Mainstream neo-classical econ models — including but not limited to Austrians and Libertopians — depict systemic stability and general equilibrium brought about by Mr. Invisible Hand, i.e. the “mob” of short-term traders. This is clearly delusional. It seems to be theoretically logical for isolated examples involving farmers and customers, and simple factories.

      Keen and the late Minsky see a not-so-benevolent mob mentality & herd effect, not equilibrium. Even for the simplest neo-classical examples, the Crusoe and Friday economy of coconuts & bananas, he shows were the general equilibrium model is false.

      Keen’s aim is to completely re-write econ with mathematical proofs that reflect reality instead of wishful thinking.

      William Black has explained in many papers and lectures why a “race to the regulatory bottom” with “market forces” alone as a delayed negative feedback loop encourages encourage wildly-expanding systemic risk and an explosion of accounting control fraud.

      I am not a financial expert, trader, or scientist.

      1. Gary

        I just remembered the name of Wm Black’s wonderful essay on “Theoclassical Economics” on Naked Capitalism. This is about how the Libertopian “faith-based” understanding of econ has come to trump obvious reality, facts, history, and common sense.

        I think the fact that “The Invisible Hand”, a single line by Smith, is a metaphor for the God of the Bible, and Jesus vs the Roman Empire-666 and Caesar and the Devil, plays no small part in western society clinging to the neo-classical religion of Markets sans Governments.

        That’s too obvious to even bother mentioning, right?

  9. Gordon Brooks

    I ma currently reading Upton Sinclair’s 1908 novel “The Money Changers.” Wall Street and big industrialists thinking that they are above the law are hardly anything new. Until we prove them wrong, the bad behavior will continue.

    1. PaulArt

      Thanks for that reference. Need to buy that book. Secrets of the Temple – William Greider is also good but u probably have already read it.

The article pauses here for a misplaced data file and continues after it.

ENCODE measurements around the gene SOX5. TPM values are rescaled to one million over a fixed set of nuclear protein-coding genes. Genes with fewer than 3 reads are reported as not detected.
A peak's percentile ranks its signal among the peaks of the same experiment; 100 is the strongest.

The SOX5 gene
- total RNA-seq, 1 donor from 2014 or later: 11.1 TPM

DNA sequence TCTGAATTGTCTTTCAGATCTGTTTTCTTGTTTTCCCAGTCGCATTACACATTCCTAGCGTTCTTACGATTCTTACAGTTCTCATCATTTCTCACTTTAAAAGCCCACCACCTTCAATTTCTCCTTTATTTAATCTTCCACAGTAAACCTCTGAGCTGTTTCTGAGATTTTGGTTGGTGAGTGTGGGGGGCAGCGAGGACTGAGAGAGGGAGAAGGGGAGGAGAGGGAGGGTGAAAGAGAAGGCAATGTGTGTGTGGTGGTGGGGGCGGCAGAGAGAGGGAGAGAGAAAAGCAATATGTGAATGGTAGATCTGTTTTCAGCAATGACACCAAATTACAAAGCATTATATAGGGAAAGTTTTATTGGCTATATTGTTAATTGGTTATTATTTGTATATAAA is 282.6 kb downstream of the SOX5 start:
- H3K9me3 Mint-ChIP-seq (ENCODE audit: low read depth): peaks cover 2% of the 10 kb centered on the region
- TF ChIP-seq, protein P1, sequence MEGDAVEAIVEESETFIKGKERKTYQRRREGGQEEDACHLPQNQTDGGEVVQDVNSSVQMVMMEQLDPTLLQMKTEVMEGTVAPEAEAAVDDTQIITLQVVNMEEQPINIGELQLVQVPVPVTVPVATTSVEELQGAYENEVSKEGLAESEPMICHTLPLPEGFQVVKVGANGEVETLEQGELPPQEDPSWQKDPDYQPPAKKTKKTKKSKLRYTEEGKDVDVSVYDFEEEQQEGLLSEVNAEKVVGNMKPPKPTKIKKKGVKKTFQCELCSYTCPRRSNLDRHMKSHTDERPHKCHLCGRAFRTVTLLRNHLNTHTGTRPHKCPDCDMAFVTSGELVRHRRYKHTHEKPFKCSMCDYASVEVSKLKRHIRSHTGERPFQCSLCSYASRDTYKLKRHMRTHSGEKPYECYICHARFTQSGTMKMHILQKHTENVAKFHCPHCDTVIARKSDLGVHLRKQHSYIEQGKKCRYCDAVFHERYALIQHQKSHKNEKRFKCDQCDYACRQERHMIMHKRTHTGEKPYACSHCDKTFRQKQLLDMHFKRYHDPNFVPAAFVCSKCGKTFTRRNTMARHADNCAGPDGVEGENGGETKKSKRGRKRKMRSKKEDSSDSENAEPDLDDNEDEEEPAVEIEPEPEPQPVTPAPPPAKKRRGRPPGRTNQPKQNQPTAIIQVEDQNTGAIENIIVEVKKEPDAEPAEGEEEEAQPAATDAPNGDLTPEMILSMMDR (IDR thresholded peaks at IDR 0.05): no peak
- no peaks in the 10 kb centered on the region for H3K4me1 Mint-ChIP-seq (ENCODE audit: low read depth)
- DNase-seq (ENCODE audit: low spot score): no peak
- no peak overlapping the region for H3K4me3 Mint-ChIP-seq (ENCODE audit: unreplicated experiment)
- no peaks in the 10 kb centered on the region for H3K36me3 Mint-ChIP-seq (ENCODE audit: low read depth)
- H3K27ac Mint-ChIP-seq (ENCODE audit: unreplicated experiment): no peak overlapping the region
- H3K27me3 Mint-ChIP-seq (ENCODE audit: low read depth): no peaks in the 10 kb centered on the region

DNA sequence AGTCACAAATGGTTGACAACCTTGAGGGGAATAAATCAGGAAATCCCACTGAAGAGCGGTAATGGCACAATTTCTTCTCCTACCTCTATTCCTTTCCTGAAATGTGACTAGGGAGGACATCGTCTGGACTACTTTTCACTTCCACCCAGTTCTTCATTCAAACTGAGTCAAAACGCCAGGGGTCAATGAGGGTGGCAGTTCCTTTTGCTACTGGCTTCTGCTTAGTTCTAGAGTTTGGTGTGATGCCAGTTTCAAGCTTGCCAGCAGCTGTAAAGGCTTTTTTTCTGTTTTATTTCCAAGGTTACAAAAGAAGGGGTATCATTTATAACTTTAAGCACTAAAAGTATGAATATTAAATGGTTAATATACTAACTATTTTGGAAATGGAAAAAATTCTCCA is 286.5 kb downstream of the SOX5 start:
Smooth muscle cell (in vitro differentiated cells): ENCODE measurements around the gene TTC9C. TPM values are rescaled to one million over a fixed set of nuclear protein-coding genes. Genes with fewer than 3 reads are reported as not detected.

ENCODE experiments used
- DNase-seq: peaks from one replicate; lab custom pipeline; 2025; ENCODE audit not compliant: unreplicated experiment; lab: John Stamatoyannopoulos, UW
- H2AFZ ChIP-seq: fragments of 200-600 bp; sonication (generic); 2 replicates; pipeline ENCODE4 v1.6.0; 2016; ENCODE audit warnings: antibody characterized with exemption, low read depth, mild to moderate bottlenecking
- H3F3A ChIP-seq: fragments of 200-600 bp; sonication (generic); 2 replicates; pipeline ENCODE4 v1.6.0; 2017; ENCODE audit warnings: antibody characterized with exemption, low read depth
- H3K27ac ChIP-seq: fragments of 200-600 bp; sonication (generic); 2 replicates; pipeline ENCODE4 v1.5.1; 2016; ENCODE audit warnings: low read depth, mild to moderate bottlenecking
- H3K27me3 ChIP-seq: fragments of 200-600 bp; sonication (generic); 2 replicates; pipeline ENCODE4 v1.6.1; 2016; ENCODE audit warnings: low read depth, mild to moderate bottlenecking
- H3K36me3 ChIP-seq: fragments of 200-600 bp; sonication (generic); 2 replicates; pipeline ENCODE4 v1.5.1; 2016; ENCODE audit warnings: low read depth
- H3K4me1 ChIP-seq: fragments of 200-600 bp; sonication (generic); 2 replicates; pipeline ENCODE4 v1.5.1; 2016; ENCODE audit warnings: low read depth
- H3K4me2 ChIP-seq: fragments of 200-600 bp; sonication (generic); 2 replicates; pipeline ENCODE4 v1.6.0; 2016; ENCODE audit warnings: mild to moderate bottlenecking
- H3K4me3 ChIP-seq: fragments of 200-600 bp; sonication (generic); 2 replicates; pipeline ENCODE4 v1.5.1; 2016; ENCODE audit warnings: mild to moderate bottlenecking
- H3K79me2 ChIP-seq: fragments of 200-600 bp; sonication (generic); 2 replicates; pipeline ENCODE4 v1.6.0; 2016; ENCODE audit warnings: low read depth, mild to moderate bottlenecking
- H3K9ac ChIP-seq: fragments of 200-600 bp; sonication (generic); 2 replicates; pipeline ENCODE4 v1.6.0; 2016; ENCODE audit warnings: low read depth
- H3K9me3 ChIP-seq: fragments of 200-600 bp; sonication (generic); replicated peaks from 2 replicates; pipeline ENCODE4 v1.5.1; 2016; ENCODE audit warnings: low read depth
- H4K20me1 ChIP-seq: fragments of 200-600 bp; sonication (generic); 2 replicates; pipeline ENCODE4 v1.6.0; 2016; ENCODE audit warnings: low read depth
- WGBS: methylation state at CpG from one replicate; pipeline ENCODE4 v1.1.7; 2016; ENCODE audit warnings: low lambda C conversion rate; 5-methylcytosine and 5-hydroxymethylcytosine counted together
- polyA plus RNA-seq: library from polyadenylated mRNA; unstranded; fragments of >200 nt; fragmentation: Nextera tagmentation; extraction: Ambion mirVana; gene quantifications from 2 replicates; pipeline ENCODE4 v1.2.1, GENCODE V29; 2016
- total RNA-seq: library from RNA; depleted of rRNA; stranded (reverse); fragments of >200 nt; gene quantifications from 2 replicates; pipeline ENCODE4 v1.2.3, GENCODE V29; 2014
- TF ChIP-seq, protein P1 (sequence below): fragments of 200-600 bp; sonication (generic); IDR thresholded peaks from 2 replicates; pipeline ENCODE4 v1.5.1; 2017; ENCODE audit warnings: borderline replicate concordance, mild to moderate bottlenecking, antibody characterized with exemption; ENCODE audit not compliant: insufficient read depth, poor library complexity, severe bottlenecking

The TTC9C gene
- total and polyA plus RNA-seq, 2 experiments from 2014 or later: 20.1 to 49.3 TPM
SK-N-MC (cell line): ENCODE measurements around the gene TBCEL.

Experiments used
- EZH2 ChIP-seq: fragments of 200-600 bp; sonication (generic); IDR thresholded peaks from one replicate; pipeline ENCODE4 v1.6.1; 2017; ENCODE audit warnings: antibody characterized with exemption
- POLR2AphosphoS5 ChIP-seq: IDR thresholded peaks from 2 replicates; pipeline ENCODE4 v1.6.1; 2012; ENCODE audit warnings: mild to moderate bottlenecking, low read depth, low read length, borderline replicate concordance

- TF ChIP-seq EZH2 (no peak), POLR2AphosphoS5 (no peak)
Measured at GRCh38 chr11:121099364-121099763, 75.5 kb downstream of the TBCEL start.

10. Stuart Gittleman

    Lasky can bring state cases, in which the perps – flight risks because of their non-U.S. status, their bank’s role and ability to move them out of the jurisdiction, their lack of meaningful ties to NY, etc. – can stay at Rikers rather than Club Fed until they squeal on their betters. And squeal they may once their new roommates say, “Limey, I like your brown shoes. Give them to me. And I like your smile. C’mere.”

  11. briansays

    when becomes evident that their boy mitt will be unable to close out the deal with the electoral college say mid october they will come running to the obama administration to buy protection with campaign $$$–ergo silence in DC letting the banksters think biz as usual whether it plays out that way or not

  12. james LADRIGAN

    Nothing will come out of this but another big fine. And the crooks are off planning their next heist. History has shown that fines dont work, they are just factored in as a cost of doing business. Some terror must be instilled on the banksters, Some grusome public execution, with thousands cheering the executioners on.

  13. Aquifer

    The problem is they have run out of handcuffs – too busy putting them on Pres candidates who protest the banks treatment of poor folk ….

    Perfect summary of the State of the Union – one Pres. candidate protects the banksters and gets elected, another protests them and gets thrown in jail.

    Cufflinks – yes, handcuffs – no and if you don’t remember that you get cuffed up the side of the head ….

  14. ian

    Questions for any experts out there: is collusion in fixing the LIBOR actually illegal? (quite aside from being wrong) Is there anything that stipulates exactly how the member banks are supposed to arrive at their bids? Is collusion in fixing a rate the same legally as fixing the price of a good or service?
    I’m just asking.

  15. mrtmbrnmn

    Time to bring back the guillotine!! That might do the trick!

    Wheel these vipers in a tumbril down Wall Street straight to the blade!

  16. glenn ericksen

    Hand-cuffs are necessary. THis LOBOR scandal i just the tip of the iceberg. The “Banksters” manipulated the LIBOR rate down so they banks would (and stock market) would appear healthy. They then borrowed some 16 trillion (under the table money) from the FED so they could collude together to manipulate the XLF and the entire “risk on” trade. Of course, they positioned themselves to benefit from this ride. The sad thing is they lied about the extent of their losses (trillions) and then used the FED to help them cover up those losses. The banks should have come clean with the true magnitude of their losses….but instead they were having too much fun wiping out other investors….and defrauding tax-payers. If anyone questions them, they just say….”well we had to save the system”. Maybe Ben can share a prison cell with Bernie??